Congratulations, new mommy! It feels great to hold your baby in your arms, doesn’t it? But, wait till your baby begins to cry…
Your little poppet is hungry and you don’t know the first thing about breastfeeding and how to get your baby to latch on to your breast.
Please don’t feel helpless, we are here with a comprehensive, practical primer on breastfeeding.
Breastfeeding is a natural act – your breasts produce milk by themselves without you having to do very much.
But, you have to learn to do certain things and get organized just before a breastfeeding session. We suggest that you make a note of these steps and follow them exactly while breastfeeding:
One very common issue that most new moms face is trying to help their baby latch on successfully for a feed. While breastfeeding is a natural instinct for both mother and child, some infants may take some more time to get into the routine.
So, don’t get frustrated or anxious as this will only make your first breastfeeding session more difficult.
A latch is when your baby gets her mouth into the correct sucking position around your nipple. This is an extremely crucial step as it helps your baby feed properly and also reduces any discomfort you may experience. We have come across instances where a new mom has been spending hours feeding her baby, while all the time the baby is not even being to latch on to her breast. This can lead to your baby staying hungry and losing weight.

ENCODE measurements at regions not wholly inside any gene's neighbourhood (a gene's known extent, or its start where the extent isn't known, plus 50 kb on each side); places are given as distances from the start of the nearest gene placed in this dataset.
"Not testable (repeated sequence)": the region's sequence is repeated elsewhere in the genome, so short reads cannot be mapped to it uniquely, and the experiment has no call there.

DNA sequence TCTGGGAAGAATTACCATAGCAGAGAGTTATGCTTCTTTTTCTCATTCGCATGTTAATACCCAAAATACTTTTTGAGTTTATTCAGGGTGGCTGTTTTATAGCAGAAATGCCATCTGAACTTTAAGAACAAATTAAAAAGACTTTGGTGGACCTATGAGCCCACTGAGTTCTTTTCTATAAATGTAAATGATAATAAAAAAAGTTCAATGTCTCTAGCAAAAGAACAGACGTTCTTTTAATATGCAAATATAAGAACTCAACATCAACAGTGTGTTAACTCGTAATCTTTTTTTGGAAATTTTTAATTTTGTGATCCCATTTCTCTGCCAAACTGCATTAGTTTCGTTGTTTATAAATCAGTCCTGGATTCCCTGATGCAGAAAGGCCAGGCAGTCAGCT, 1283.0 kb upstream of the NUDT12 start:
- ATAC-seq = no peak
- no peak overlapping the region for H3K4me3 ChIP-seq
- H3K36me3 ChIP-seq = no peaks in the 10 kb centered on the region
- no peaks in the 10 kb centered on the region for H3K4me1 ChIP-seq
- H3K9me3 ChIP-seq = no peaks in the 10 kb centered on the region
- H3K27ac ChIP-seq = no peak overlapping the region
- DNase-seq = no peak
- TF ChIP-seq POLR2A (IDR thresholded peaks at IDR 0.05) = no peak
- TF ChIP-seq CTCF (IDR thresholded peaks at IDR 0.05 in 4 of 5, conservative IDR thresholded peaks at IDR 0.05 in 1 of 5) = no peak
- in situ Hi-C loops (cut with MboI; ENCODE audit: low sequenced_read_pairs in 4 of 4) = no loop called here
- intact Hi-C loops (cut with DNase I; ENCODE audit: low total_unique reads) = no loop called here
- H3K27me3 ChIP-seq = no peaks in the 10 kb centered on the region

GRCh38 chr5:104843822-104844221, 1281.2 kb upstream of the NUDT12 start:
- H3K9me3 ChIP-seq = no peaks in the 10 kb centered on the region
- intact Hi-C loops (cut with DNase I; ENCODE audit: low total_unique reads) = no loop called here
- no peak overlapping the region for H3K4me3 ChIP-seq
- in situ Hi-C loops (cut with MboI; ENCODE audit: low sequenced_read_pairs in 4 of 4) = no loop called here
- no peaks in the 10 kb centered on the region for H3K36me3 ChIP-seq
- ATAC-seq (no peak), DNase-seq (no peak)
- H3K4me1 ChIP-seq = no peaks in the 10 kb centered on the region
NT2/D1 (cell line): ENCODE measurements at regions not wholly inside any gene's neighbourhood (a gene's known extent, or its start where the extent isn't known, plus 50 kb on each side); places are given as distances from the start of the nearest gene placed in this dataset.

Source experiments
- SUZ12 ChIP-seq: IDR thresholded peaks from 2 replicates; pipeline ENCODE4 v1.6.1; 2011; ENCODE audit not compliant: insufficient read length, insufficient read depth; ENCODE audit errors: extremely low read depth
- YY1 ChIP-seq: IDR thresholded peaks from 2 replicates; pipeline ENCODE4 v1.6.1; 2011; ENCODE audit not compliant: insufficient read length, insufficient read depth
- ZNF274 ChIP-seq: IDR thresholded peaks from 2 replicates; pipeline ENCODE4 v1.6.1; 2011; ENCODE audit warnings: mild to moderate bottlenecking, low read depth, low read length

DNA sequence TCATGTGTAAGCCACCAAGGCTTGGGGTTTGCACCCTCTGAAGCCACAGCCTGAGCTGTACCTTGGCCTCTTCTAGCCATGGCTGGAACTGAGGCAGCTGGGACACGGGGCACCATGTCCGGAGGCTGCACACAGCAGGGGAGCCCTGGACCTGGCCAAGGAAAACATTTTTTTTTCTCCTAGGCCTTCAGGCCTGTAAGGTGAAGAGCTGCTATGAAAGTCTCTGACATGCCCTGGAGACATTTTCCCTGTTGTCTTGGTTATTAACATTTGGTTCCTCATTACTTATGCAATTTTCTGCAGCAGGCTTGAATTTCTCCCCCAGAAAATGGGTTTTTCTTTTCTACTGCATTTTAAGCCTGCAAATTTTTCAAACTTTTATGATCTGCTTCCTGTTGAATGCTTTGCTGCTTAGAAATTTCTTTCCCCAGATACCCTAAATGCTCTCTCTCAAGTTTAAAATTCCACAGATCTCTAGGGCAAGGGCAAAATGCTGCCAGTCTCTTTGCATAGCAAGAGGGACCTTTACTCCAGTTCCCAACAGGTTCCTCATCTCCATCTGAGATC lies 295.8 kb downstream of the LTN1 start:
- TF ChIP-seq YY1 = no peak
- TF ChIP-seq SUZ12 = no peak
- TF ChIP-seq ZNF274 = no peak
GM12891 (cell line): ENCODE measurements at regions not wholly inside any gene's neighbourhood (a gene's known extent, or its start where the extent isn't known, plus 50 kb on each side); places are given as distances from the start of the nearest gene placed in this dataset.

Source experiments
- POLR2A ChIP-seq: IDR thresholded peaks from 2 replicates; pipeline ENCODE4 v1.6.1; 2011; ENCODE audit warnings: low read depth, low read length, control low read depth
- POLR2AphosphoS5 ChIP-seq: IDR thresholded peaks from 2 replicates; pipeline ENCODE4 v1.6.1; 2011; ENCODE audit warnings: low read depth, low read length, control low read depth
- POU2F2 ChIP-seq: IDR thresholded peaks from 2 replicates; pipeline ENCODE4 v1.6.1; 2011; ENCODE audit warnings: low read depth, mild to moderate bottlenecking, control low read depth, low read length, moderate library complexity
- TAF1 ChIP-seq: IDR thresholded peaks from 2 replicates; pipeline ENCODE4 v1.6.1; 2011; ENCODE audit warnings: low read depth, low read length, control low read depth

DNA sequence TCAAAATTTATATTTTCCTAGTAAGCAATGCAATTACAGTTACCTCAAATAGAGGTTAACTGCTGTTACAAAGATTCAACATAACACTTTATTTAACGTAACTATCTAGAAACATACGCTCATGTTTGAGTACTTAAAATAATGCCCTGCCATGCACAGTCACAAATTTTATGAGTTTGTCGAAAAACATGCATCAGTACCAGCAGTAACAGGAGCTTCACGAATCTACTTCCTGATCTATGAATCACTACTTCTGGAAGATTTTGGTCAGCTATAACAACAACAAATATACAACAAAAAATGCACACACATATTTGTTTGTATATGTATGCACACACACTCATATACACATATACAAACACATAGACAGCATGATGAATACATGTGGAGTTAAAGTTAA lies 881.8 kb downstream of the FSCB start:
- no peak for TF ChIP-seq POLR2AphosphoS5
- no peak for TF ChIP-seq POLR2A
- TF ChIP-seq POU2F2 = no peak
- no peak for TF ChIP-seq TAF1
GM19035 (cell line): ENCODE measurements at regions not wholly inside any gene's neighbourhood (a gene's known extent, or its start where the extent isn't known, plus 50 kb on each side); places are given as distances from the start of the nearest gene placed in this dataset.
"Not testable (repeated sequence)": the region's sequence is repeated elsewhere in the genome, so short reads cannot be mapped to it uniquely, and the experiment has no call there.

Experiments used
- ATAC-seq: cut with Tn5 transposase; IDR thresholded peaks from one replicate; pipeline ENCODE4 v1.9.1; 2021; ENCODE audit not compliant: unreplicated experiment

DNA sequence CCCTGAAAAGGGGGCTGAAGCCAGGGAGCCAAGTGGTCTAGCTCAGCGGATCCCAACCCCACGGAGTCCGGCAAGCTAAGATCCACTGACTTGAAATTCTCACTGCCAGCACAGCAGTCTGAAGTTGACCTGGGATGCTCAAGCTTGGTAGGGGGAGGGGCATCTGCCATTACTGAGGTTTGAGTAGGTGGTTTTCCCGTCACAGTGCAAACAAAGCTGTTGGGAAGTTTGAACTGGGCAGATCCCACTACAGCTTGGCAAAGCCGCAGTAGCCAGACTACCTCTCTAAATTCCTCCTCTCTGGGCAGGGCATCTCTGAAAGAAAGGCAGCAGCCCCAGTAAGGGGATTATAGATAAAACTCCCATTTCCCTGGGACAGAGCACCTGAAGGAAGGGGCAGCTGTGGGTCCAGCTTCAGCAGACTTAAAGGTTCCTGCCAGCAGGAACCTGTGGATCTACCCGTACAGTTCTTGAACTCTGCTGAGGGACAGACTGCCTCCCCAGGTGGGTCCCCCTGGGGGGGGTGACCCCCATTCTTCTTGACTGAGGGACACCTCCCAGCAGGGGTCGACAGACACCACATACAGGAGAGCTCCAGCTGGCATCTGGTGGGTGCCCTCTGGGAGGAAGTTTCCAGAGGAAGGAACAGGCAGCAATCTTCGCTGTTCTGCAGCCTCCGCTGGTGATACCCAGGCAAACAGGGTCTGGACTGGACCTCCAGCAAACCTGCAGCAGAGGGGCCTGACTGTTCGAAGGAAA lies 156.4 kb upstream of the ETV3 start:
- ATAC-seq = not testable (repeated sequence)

Perfecting a latch takes time and skill. When done successfully, you will feel a tugging sensation rather than a pinching sensation.
Sitting in a comfortable position before latching is very important. So, sit yourself down comfortably upright in a chair. Use pillows to support your arms and your baby. Use your index finger and thumb to form a grip around the nipple and squeeze. Also, press the breast by keeping your fingers at the side of your breast.
Once you have done this, bring the baby to your breast. Place the lower jaw of your baby under the base of your nipple. Then, tilt your baby’s head to make your baby latch-on to your nipple.
Make sure to place as much of your nipple into your baby’s mouth as possible.
You should be able to see the pink of your baby’s lips when you look down. This means that baby’s lips are turned outward which is a position that facilitates sucking.
Also, check for a gap between your baby’s mouth and the areola or the darker part of the nipple. A gap indicates that your baby doesn’t have a mouthful of your breast and is unable to feed properly.
Do remember that breastfeeding can be painful- your nipples become chapped and dry and pain. But, carry on regardless. Things will take some time for both you and your baby to get right on track, and once they do, you will enjoy the time you spend breastfeeding and bonding with your baby. We promise!